The Dom-Post's website regularly features a smorgasbord of Letters to the Editor, and we spied this one this morning. We don't know whether Anthony Bates of Paparangi fits into the former or latter category from the previous paragraph, but we reckon that he's right on the money with this - read on:
On February 22, I read in The Dominion Post's This Week in Politics column that the former Labour MP for Te Atatu, Chris Carter, had given his proxy vote to the Greens. The rationale for that move was that both Mr Carter and the Green Party whip, Kennedy Graham, believed it was impossible for one person to be present in the House for every vote.
Accepting this at face value, I recently got around to researching what was keeping Mr Carter so busy. I found that he doesn't sit on any select committees, he's not the leader of a political party, he's not seeking re-election (so he's not campaigning), and he doesn't have a member's bill in the ballot, nor is he the spokesman for anything.
So what is it exactly that is keeping Mr Carter so busy that he can't be in the House giving his constituents the voice he claims is so important (and apparently justifies his $134,800 salary)?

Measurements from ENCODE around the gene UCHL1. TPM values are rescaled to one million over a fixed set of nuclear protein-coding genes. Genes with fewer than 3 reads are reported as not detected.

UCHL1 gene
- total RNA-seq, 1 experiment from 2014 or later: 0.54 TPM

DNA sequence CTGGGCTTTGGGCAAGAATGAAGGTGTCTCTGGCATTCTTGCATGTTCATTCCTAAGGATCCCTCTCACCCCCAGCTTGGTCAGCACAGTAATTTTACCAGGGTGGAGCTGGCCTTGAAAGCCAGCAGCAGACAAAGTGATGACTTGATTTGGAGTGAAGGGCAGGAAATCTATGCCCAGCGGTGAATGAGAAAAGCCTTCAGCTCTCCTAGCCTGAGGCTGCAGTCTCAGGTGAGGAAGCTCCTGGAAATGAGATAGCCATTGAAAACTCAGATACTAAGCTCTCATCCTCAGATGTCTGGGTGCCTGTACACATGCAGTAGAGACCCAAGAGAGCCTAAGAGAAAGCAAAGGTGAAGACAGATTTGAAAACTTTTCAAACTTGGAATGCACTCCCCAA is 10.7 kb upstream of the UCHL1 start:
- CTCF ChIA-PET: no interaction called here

This situation has confirmed what I always suspected - independent MPs are irrelevant and Green Party MPs bankrupt when it comes to political and moral integrity.
Mr Bates raises an excellent point; just what does Chris Carter do to earn his salary, and what accountabilities exist? Do MP's complete timesheets as evidence of their attendance in the House, or are they exempt because they are "honourable"?
Still, at least Chris Carter holds an electorate seat, even though he was elected with the assistance of the Labour Party and the union movement; the Greens exist only as a result of the vagaries of MMP. And as we saw in 2008, the Greens' famous "principles" were of far less importance than getting Russel Norman into Parliament ahead of the two next names on the list, Catherine Delahunty and Mike Ward.
Labour of course has committed its own abuse of MMP and the Party Lists this week, but given that the expelled Chris Carter last year, we won't sully them further just now. Suffice to say though that it is the parties of the left who pushed for MMP as a form of proportional representation, and it is the parties of the left who have abused the process. The voters will decide at this year's referendum on MMP whether or not it should remain as our electoral system of choice.
In the meantime, we hope that Chris Carter reads the letter in the Dom-Post. We cannot help but wonder if the voters of Te Atatu are getting the representation that they deserve.